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J Voice. 2013 Jul;27(4):393-400. doi: 10.1016/j.jvoice.2013.02.005. Epub 2013 May 16.

Predictive value and discriminant capacity of cepstral- and spectral-based measures during continuous speech.

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Department of Communication Sciences and Disorders, Syracuse University, Syracuse, New York 13244, USA.



The purpose of this study was to determine the relative strength of various cepstral- and spectral-based measures for predicting dysphonia severity and differentiating voice quality types.


Prospective, quasi-experimental research design.


Twenty-eight dysphonic speakers and 14 normal speakers were included in this study. Among the dysphonic speakers, 14 had a predominant voice quality of breathiness and 14 had a predominant voice quality of roughness. Cepstral and spectral analyses of the first and second sentences of the Rainbow passage were performed, along with perceptual ratings of overall dysphonia severity. Linear regression was performed to determine the predictive capacity of each variable for dysphonia severity, and discriminant analysis determined the combination of variables that optimally differentiated the three voice quality types.


A four-factor model that incorporated the cepstral- and spectral-based measures produced an R value of 0.899, explaining 81% of the variance in auditory-perceptual dysphonia severity. Cepstral peak prominence (CPP) showed the greatest predictive contribution to dysphonia severity in the regression model. The discriminant analysis produced two discriminant functions that included both CPP and its standard deviation (CPP SD) as significant contributors (P < 0.001), with an overall classification accuracy for the combined functions of 79%.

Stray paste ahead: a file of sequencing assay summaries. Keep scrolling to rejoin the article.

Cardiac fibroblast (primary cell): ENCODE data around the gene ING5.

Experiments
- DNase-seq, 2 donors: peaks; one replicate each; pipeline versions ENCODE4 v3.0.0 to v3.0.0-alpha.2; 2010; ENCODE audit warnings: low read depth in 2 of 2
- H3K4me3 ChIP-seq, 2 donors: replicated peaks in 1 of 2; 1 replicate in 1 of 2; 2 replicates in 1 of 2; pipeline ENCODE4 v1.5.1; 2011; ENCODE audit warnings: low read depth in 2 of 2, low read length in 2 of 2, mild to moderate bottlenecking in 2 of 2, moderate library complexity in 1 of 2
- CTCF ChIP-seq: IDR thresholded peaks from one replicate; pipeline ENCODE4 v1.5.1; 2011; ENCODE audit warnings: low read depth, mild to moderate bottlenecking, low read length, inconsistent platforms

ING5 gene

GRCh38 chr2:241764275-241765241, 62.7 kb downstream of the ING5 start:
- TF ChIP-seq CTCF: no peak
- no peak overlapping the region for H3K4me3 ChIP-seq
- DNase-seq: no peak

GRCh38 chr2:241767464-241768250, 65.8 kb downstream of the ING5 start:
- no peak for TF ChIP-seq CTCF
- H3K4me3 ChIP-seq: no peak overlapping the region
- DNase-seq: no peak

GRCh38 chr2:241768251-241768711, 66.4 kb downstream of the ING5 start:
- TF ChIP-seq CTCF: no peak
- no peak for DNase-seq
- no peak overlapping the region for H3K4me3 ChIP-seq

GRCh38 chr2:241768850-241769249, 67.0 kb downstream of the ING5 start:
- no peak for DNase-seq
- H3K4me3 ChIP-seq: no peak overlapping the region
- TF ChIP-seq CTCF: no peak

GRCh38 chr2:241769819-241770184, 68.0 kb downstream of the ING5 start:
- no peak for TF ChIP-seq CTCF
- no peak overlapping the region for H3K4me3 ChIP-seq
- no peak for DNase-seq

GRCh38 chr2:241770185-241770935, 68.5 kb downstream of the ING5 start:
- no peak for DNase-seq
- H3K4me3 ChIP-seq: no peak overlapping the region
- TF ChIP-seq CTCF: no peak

Acoustic measures reflecting the distribution of harmonic energy and low- to high-frequency energy in continuous speech, along with the variability (standard deviations) of each, were highly predictive of dysphonia severity when combined in a multivariate linear model. Cepstral-based measures showed the highest capacity to discriminate voice quality types, with better classification accuracy for normal and dysphonic-breathy than for dysphonic-rough voices.

[Indexed for MEDLINE]

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